Robin McAuley is probably best known for his stint in the McAuley Schenker Group in the late 80s/early 90s – putting songs on rock radio like “Anytime” and “When I’m Gone.” McAuley has also spent time in Grand Prix, Survivor and Far Corporation.
His latest project is a star-studded affair – Black Swan features McAuley on lead vocals along with Reb Beach of Winger and Whitesnake on guitars, Jeff Pilson of Dokken and Foreginer on bass, and Matt Starr of Ace Frehley and Mr. Big on drums. The combination of all four of these great musicians manages to sound both familiar and fresh.
McAuley talks about how this all-star lineup came about, how vampires inspired one of the new songs, and how he almost died earlier in the year!
2020 marks Johnny Mathis’ 64th anniversary as a recording artist. He has never stopped touring and recording since his first album was released back in 1956. “Chances Are,” “Misty,” “It’s Not For Me To Say,” and “Wonderful, Wonderful” are just a smattering of his timeless hits.
He continues to stay busy in many ways – he’s recently dueted with both Freda Payne and Dionne Warwick on two new songs, plus Second Disc and Real Gone Music have been reissuing some of Johnny’s albums from the Seventies, including a “lost” record with him and the funk band Chic. In addition, he’s recently guested on the season finale of Criminal Minds.
Johnny is currently on the road with his Voice of Romance Tour, coming to a city near you.
We talk with Mathis about the “Voice of Romance” moniker, plus he tells us how he beat out NBA legend Bill Russell in a high jumping competition (and what he thinks of the hoopster’s singing ability!). Mathis also talks about his other interests outside of music and gives us the story behind his classic song, “Misty.”
Marshall Crenshaw has spent the last 40 years creating memorable, melodic-laden rock songs, scoring hits with songs like “Someday, Someway” and “Whenever You’re on My Mind.” Plus, he co-wrote “Til I Hear it From You,” a big hit for the Gin Blossoms, and he’s had several bit parts in some Hollywood movies, like La Bamba and Peggy Sue Got Married.
Well everything old is new again – when Crenshaw was issuing albums in the 1990’s and early 2000s, vinyl was dead – so those records only came out on CD. Now, he’s regained the rights to those albums and has started reissuing them, with bonus tracks – and on…you guessed it, vinyl. The first in the series of reissues is Crenshaw’s 1996 album, Miracle of Science, which also features some brand new material.
Myles Goodwyn has been a guiding force behind Canadian rockers, April Wine, for 50 years running now, scoring hits in the US, like “Just Between You and Me,” “Roller,” and “You Could’ve Been a Lady.” In 2018, Goodwyn issued a solo album titled Myles Goodwyn – Friends of the Blues, which garnered an East Coast Music Award and a Juno nomination. Now, he’s back with Friends of the Blues 2, and once again he’s assembled a who’s who of Canadian blues giants, including Jack De Keyzer, Kenny “Blues Boss” Wayne and Angel Forrest.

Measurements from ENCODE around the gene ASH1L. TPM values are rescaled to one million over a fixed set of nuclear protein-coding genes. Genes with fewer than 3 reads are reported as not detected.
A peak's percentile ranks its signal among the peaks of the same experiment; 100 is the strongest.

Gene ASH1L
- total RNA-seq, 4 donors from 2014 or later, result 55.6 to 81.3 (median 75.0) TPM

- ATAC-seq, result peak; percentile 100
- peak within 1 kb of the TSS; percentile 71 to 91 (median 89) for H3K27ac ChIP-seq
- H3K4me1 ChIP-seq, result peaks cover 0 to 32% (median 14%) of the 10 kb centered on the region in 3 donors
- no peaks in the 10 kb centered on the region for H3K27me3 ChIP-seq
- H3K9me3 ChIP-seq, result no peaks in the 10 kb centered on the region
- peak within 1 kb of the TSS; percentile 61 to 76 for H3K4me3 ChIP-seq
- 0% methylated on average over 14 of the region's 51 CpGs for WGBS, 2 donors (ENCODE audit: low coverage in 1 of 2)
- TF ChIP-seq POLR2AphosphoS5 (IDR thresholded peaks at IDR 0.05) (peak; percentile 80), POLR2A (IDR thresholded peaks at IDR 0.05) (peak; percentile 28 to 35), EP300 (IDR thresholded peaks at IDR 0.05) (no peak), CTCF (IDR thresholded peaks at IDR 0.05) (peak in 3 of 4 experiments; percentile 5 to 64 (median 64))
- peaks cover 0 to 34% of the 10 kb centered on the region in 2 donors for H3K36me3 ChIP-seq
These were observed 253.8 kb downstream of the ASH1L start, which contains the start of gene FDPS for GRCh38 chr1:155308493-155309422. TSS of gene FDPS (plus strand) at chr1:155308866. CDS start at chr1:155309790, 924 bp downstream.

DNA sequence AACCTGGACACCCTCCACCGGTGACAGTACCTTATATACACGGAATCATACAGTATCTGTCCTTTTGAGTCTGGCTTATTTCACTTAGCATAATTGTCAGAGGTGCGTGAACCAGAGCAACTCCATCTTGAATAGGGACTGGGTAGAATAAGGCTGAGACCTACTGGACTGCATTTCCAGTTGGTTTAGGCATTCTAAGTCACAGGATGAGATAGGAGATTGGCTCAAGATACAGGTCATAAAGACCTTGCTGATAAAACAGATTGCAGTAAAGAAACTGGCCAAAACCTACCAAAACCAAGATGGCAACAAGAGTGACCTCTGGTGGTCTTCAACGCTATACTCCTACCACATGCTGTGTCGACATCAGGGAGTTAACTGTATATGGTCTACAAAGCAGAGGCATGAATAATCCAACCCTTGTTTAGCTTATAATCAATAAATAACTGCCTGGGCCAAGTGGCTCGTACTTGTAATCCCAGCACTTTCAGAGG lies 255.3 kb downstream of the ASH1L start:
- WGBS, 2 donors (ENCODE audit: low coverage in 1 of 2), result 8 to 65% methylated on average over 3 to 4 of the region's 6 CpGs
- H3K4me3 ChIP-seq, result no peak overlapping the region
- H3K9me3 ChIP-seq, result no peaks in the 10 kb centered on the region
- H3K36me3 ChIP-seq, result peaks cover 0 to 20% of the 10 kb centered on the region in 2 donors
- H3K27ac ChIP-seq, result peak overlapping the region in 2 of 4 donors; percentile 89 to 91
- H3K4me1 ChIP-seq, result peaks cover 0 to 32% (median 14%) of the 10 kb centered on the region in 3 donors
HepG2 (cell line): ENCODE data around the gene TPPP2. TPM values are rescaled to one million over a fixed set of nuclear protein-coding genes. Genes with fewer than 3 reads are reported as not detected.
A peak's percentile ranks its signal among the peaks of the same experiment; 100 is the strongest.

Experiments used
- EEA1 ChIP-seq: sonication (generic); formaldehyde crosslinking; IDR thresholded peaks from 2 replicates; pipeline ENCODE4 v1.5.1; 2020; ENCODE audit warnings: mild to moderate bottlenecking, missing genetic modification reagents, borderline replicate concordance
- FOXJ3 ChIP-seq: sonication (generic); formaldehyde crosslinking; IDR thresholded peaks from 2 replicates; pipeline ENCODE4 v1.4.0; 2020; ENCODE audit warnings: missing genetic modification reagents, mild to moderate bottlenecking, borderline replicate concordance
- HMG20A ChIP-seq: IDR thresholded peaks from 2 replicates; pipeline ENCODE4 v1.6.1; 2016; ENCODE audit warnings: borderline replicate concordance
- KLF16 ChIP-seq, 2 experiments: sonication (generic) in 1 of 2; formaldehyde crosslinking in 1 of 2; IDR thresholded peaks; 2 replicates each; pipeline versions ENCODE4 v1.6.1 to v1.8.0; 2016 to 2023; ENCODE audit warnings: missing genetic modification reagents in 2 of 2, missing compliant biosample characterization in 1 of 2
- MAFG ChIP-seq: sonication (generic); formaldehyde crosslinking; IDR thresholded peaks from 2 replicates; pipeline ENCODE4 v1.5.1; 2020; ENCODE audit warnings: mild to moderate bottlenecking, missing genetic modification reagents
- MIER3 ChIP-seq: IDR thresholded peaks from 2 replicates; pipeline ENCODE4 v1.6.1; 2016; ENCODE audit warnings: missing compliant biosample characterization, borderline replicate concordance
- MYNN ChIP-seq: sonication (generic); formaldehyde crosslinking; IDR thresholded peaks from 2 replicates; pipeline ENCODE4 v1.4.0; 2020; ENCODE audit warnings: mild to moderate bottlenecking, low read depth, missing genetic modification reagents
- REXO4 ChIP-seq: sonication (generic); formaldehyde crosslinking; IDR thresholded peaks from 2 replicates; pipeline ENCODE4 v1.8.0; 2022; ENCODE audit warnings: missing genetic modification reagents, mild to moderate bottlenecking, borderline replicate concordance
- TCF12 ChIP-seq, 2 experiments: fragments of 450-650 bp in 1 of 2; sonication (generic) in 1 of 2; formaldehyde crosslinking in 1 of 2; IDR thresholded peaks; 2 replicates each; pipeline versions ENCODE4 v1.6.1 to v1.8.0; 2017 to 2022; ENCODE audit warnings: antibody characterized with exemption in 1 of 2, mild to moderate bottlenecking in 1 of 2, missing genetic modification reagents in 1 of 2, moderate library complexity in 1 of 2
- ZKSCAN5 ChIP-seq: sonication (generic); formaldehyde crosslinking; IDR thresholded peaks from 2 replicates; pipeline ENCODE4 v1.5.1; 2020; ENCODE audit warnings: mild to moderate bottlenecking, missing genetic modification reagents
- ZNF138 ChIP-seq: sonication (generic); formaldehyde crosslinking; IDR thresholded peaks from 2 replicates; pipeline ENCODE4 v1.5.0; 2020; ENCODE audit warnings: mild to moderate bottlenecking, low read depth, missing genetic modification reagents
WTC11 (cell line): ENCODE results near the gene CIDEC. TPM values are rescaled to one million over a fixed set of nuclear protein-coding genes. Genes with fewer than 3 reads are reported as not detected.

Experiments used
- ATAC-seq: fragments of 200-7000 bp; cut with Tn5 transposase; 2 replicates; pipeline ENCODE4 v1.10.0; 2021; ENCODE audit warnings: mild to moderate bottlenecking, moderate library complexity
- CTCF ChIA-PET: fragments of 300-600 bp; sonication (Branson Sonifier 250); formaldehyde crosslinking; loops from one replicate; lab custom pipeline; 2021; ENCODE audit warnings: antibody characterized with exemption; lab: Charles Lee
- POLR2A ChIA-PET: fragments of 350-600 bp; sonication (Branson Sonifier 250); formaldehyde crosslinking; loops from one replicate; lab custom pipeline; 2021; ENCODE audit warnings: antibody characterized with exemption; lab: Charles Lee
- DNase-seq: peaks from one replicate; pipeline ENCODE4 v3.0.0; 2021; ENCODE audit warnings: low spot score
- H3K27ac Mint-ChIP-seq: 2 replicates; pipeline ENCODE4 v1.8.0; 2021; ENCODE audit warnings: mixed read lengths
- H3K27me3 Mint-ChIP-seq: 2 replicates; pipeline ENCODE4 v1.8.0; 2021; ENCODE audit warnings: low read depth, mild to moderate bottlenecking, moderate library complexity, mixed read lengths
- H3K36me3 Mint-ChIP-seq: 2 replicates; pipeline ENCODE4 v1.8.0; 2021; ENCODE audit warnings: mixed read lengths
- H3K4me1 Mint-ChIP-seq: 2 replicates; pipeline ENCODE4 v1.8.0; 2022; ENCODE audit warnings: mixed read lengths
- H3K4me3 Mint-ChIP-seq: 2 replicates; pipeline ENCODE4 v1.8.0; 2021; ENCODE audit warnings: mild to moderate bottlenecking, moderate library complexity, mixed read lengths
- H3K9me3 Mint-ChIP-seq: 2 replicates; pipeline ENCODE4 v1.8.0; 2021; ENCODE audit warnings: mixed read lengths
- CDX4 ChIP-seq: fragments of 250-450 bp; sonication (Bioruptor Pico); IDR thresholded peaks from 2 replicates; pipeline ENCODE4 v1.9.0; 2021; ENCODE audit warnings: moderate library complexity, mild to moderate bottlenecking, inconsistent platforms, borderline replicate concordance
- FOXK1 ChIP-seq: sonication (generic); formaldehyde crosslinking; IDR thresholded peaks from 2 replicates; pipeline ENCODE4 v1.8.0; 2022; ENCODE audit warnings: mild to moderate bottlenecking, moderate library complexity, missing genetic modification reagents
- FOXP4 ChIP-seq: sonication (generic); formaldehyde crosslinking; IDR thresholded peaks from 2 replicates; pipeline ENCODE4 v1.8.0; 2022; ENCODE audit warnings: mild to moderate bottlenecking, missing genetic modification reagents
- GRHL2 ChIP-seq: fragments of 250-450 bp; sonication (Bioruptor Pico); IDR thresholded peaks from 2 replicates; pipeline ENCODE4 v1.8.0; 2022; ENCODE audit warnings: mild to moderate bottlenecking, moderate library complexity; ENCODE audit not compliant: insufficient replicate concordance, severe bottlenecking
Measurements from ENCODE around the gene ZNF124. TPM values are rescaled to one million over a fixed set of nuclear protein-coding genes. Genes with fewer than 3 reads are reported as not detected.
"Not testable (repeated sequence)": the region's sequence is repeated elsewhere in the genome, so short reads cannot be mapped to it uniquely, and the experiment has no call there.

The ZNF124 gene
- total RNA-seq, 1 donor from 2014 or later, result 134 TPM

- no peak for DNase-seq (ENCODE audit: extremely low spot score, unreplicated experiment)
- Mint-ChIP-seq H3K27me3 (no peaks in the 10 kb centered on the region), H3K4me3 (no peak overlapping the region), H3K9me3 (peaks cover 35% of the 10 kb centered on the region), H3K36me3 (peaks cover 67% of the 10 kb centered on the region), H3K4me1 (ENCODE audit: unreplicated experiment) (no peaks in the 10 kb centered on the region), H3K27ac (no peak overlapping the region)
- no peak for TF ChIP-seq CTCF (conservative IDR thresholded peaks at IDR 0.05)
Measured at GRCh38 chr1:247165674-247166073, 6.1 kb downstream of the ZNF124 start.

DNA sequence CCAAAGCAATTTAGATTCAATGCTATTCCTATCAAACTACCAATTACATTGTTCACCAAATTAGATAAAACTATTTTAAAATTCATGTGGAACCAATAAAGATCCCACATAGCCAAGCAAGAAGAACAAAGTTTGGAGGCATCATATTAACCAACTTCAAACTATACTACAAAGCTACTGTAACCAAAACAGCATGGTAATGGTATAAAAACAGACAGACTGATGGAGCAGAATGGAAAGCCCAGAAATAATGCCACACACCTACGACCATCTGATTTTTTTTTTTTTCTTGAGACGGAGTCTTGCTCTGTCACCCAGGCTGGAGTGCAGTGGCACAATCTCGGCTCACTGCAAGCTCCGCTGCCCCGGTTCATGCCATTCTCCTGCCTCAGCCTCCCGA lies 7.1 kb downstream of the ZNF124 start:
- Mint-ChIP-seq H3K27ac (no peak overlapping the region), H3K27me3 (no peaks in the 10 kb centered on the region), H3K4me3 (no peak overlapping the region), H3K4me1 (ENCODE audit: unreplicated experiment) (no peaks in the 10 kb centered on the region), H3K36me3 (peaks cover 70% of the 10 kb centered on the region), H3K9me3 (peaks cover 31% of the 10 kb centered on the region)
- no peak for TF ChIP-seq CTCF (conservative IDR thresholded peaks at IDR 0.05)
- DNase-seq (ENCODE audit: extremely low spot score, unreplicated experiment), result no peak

Goodwyn, who’s known more for his rock music, talks about how this blues project came about. He also tells us the origin of April Wine’s first hit, “You Could’ve Been a Lady,” and how the band was embraced in the early days of MTV.
When I was a growing up in the 1970’s my neighbor owned a custom van. Both sides of the vehicle were the canvas for a larger than life painting of an owl, with piercing yellow eyes and outstretched wings; a meticulous airbrushed version of Hugh Syme’s original album artwork for Rush’s second album, Fly By Night. This was a van that belonged to a true Rush fan, a place where any music would do as long as it was all Rush all the time.
My musical journey with the band started in earnest a few years later with my oldest sister’s copy of Exit Stage Left. There was and is something special about listening to music on vinyl. I remember holding the album, reading the liner notes and seeing the artwork that Hugh Syme designed for the album, it would have looked great on an Econoline van.
Fast forward to 2019, the five LP box set Clockwork Angels Tour (Rhino/Atlantic Records) arrives in the mail. In the era of streaming music, it feels almost remarkable to see and hold an LP box set. Clockwork Angels Tour is an exquisitely packaged and pressed live recording from Rush’s tour to support the studio album Clockwork Angels. While it is possible to stream thefive-album box set,this is a body of work that begs to be consumed in a linear fashion, on vinyl. Clockwork Angels Tour is an epic 31-song musical journey, that rolls, twists and intertwines, each song effortlessly slides into and beyond the other.
The majority of the tracks from the exceptional Clockwork Angels album are found on Sides C-F of the box set. These songs are not a separate act of the play, but a musical thread that weaves the incredible talent and development of Rush, it’s the evolution and pursuit of the craft. With Rush this pursuit never seems to be complete, it is the process and the product.
The brilliance of the band’s 38 years of musical creativity is on display, this is not a greatest hits album it’s a sample of the live experience with Rush. It’s a complex story that seems to be aimed at drawing you in and placing you within the interplay of all things that came before and will come after. Clockwork Angels Tour is a musical and artistic work of art, that begs you to slow down, take some time and lose yourself in the remarkable musical talent of Rush. —Brian Dzwonek